Early on, a colleague introduced me to a lovely jewelry and curio shop in the Super Market Shopping Center in Islamabad, Sector F6. The Punjab Museum carries artifacts and exquisite jewelry made by local artisans. Over the three years I worked on the project, I bought several gifts at The Punjab Museum. I loved chatting with the young man who ran the store on those rare occasions when the shop happened to be empty. One day he invited me to see something he had just acquired. “What do you think about this?” It was a beautiful egg-shaped stone that had been polished smooth. Inside a bubble of water was trapped in the middle—you could see through the translucent part of the stone. We speculated about the unusual formation and how old the water was—maybe as old as time.  

Water as old as time—when the earth was new. Such water would surely have magical healing powers. The lure of the Fountain of Youth, the quest for eternal life—such is the stuff of quest stories. What might such water do? And what might one give to possess it?  All the disconnected pieces began to come together: a train ride, a private car, a quest.

Next time, I’ll talk about how the setting and characters developed.  

THE LAST CRYSTAL: Behind the Scenes

The Last Crystal Trilogy is complete at last. In the next few posts, I will be reflecting on the process of writing the Trilogy, beginning with The Last Crystal because I wrote it first. I had no idea I was going to write a trilogy. 

It started with an idea that swam around in my head for years before I was ready to do anything about it. Then, a series of unrelated events came together almost forty years later. The first version of The Last Crystal was the result. While this might sound discouraging to anyone wanting to be a writer, bear in mind that I wasn’t sitting around making daisy chains. I was busy being a schoolteacher, mother, graduate student and, finally a professor at Teachers College, Columbia University, whose advancement depended on research and writing. So perhaps the saga of my writing the Trilogy is as much about letting an idea ripen as it is about how the book was actually written.

But before I continue, this bit of good news: The Last Crystal (Book 3, The Last Crystal Trilogy) has been nominated for an Agatha. Named for Agatha Christie, the Agatha is awarded by Malice Domestic, an annual fan convention that celebrates the traditional mystery.

Back to the main point. In the early seventies, my family made a cross-country trip from Baltimore to Sacramento. My daughter was four-years-old then. I was an elementary school teacher who incorporated children’s literature in teaching both language arts and social studies. I was always on the altert for good books for kids and ideas for teaching that connected them. I picked up interesting rocks, gathered samples of trees, and collected pinecones—actually, anything interesting to take back to my classroom.

On this trip, we stayed with my husband’s uncle and aunt in Sacramento. It was there, around the kitchen table, that I heard about Uncle Frank’s summer adventures as a boy. Uncle Frank’s dad worked for the railroad. He was based in the family’s home state of Missouri. But, grandparents had long-since migrated to far-away California. When school was out for the summer, Frank and his little brother, Clyde, were put on the train to California—by themselves. They had a grand trip of it, sleeping in their coach seats, exploring the train, eating their packed meals.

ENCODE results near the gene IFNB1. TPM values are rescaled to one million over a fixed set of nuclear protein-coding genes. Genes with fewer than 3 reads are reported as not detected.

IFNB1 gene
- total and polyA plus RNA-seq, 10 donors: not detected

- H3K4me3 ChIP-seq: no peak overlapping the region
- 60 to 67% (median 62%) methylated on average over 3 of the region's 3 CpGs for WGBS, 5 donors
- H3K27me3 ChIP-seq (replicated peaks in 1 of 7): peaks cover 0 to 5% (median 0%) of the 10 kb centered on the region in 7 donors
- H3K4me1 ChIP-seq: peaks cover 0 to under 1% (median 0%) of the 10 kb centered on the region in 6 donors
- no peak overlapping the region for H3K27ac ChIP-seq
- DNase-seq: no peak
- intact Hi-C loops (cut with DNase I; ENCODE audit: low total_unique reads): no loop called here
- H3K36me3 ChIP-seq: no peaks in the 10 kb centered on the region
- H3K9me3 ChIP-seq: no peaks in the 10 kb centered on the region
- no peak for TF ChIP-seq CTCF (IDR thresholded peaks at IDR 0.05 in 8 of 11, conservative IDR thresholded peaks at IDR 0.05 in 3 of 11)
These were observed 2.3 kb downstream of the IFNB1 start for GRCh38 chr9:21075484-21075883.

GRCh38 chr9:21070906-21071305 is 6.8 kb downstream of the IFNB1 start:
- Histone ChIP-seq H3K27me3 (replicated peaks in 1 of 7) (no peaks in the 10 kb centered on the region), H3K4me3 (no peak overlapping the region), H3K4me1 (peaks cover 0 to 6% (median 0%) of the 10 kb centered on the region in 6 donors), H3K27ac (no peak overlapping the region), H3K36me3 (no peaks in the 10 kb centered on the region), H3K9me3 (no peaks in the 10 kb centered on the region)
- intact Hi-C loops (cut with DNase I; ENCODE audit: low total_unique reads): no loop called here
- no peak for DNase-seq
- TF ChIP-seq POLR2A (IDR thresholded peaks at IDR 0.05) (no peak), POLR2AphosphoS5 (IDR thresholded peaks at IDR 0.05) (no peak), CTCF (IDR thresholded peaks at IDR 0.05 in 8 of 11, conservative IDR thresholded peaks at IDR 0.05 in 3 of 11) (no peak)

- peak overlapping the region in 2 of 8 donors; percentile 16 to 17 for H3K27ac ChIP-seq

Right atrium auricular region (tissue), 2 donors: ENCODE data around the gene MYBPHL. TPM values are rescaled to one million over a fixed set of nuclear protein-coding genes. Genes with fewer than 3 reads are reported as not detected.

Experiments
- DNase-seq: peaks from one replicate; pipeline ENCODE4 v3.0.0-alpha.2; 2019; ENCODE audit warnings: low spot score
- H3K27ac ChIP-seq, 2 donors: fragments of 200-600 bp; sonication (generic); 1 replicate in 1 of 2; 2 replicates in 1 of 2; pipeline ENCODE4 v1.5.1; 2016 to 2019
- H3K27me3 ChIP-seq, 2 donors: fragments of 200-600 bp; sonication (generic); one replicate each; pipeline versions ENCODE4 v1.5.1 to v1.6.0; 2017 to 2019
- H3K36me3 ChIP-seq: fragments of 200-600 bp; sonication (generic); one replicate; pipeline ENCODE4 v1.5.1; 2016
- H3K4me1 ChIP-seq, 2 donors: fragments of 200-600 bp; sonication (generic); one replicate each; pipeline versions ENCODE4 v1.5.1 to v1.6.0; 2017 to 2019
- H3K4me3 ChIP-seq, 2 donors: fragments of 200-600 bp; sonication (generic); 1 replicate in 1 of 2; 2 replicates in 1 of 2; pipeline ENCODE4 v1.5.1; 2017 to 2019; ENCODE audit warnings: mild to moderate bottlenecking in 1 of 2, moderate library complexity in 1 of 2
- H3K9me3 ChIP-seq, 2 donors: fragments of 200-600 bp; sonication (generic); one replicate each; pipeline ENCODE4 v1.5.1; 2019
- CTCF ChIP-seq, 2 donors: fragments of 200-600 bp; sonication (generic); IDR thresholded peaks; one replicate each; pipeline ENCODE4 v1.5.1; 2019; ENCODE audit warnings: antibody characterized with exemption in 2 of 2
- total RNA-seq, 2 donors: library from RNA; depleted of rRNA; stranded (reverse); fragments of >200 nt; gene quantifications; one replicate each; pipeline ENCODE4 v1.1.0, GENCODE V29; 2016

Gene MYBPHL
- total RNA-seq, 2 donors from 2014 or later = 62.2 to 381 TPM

“O-oh!”I thought. “Here is a situation ripe for mischief. Something mysterious could happen to two unsupervised little boys on a train.”

In my next post I’ll talk about how the idea began to develop and the chance circumstances that helped me build the story line.

Writing as Conversation

I have been really fortunate to have some wonderful experiences with people who are interested in The Last Crystal Trilogy. Meeting people is rewarding–especially the kids. People who’ve read my books have been encouraging. I’ve had some great reviews, too–not all of them from family, either!

At the same time, I am keenly aware that The Last Crystal Trilogy is not on everyone’s Christmas list. Ilka Tampke, who has just won the “Most Underrated Book Award” for 2019, given by the SPN (Small Press Network) Independent Publisher’s Conference of Australia, points out that “The saddest thing about a book failing to reach an audience is not the wound to the ego, but the ending of a conversation.” As Tampke notes, it isn’t the desire for recognition, so much as the communication of an idea that drives us.

The idea of a conversation resonates with me. When somebody says, “I liked your book,” or when I get a letter from a kid with a picture of one of the characters, I feel like there is a conversation going on. I’ve been heard! An idea that has consumed me for days, weeks, months—years, even—has been heard. Now I have the opportunity to listen and try to understand what they make of the idea.

Every reader has a unique reaction to what they encounter in a book. It is  exciting to hear reactions, even when they seem unrelated to what I had in mind. If there is an opportunity, I love to find out where the “unrelated” ideas are coming from. Usually, there is a connection that isn’t necessarily apparent without some probing, one that is almost always something I hadn’t considered. What a great way to learn! That’s what a conversation is—people expressing ideas, considering, agreeing, disagreeing,  learning.  As Tampke put it, the conversation is what keeps a writer going.